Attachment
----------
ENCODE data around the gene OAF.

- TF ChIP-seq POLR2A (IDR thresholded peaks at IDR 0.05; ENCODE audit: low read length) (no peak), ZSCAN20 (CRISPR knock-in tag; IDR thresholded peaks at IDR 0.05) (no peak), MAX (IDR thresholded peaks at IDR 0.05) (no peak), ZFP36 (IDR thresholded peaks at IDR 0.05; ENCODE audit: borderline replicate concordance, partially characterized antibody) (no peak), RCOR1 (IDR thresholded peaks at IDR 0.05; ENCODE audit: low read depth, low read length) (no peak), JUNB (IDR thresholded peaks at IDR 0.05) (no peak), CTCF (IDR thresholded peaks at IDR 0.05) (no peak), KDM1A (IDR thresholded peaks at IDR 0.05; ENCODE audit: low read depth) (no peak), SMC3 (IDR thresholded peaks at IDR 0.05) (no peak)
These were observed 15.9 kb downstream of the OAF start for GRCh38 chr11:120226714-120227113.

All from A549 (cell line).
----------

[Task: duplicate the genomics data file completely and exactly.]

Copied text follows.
ENCODE data around the gene OAF.

- TF ChIP-seq POLR2A (IDR thresholded peaks at IDR 0.05; ENCODE audit: low read length) (no peak), ZSCAN20 (CRISPR knock-in tag; IDR thresholded peaks at IDR 0.05) (no peak), MAX (IDR thresholded peaks at IDR 0.05) (no peak), ZFP36 (IDR thresholded peaks at IDR 0.05; ENCODE audit: borderline replicate concordance, partially characterized antibody) (no peak), RCOR1 (IDR thresholded peaks at IDR 0.05; ENCODE audit: low read depth, low read length) (no peak), JUNB (IDR thresholded peaks at IDR 0.05) (no peak), CTCF (IDR thresholded peaks at IDR 0.05) (no peak), KDM1A (IDR thresholded peaks at IDR 0.05; ENCODE audit: low read depth) (no peak), SMC3 (IDR thresholded peaks at IDR 0.05) (no peak)
These were observed 15.9 kb downstream of the OAF start for GRCh38 chr11:120226714-120227113.

All from A549 (cell line).